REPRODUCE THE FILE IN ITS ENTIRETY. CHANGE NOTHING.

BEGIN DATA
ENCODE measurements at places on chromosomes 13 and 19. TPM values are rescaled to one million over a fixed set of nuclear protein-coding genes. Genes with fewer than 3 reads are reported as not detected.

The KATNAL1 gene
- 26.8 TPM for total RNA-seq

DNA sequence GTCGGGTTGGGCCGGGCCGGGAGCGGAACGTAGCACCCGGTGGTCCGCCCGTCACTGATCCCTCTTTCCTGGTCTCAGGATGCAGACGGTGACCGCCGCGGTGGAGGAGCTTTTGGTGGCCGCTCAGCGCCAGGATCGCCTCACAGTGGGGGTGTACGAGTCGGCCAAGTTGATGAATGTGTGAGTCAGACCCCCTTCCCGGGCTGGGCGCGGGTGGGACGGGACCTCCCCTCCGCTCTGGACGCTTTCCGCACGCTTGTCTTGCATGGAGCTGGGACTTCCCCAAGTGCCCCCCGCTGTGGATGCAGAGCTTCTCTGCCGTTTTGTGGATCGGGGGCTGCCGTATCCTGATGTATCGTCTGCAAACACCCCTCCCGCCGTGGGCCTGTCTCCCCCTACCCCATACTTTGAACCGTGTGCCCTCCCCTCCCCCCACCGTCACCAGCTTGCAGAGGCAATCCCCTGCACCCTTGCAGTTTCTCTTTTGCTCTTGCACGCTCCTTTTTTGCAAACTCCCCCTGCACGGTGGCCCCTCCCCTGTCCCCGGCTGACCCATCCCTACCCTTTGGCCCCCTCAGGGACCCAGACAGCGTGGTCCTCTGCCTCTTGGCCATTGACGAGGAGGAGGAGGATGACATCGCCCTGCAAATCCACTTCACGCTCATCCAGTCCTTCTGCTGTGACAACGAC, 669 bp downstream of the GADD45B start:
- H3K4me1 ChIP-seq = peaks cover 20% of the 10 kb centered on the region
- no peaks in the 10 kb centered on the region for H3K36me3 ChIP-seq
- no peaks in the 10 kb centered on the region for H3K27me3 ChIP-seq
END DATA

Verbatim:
ENCODE measurements at places on chromosomes 13 and 19. TPM values are rescaled to one million over a fixed set of nuclear protein-coding genes. Genes with fewer than 3 reads are reported as not detected.

The KATNAL1 gene
- 26.8 TPM for total RNA-seq

DNA sequence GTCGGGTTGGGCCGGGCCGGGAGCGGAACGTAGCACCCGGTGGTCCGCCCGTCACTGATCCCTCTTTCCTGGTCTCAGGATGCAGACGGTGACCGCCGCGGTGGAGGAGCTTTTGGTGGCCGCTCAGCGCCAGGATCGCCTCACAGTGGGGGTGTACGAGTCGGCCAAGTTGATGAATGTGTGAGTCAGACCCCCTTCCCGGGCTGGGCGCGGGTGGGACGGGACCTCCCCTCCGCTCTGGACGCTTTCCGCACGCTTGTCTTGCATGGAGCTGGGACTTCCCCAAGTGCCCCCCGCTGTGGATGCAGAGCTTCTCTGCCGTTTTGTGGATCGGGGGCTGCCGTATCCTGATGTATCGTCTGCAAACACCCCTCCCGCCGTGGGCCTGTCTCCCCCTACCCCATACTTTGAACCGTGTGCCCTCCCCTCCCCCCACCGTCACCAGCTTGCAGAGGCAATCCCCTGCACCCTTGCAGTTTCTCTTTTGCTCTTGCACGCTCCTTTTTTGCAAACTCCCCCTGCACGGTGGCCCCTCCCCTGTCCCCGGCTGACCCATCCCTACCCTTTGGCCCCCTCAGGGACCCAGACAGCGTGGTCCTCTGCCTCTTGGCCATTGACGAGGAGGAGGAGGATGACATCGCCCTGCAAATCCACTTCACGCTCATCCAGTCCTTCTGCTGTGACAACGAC, 669 bp downstream of the GADD45B start:
- H3K4me1 ChIP-seq = peaks cover 20% of the 10 kb centered on the region
- no peaks in the 10 kb centered on the region for H3K36me3 ChIP-seq
- no peaks in the 10 kb centered on the region for H3K27me3 ChIP-seq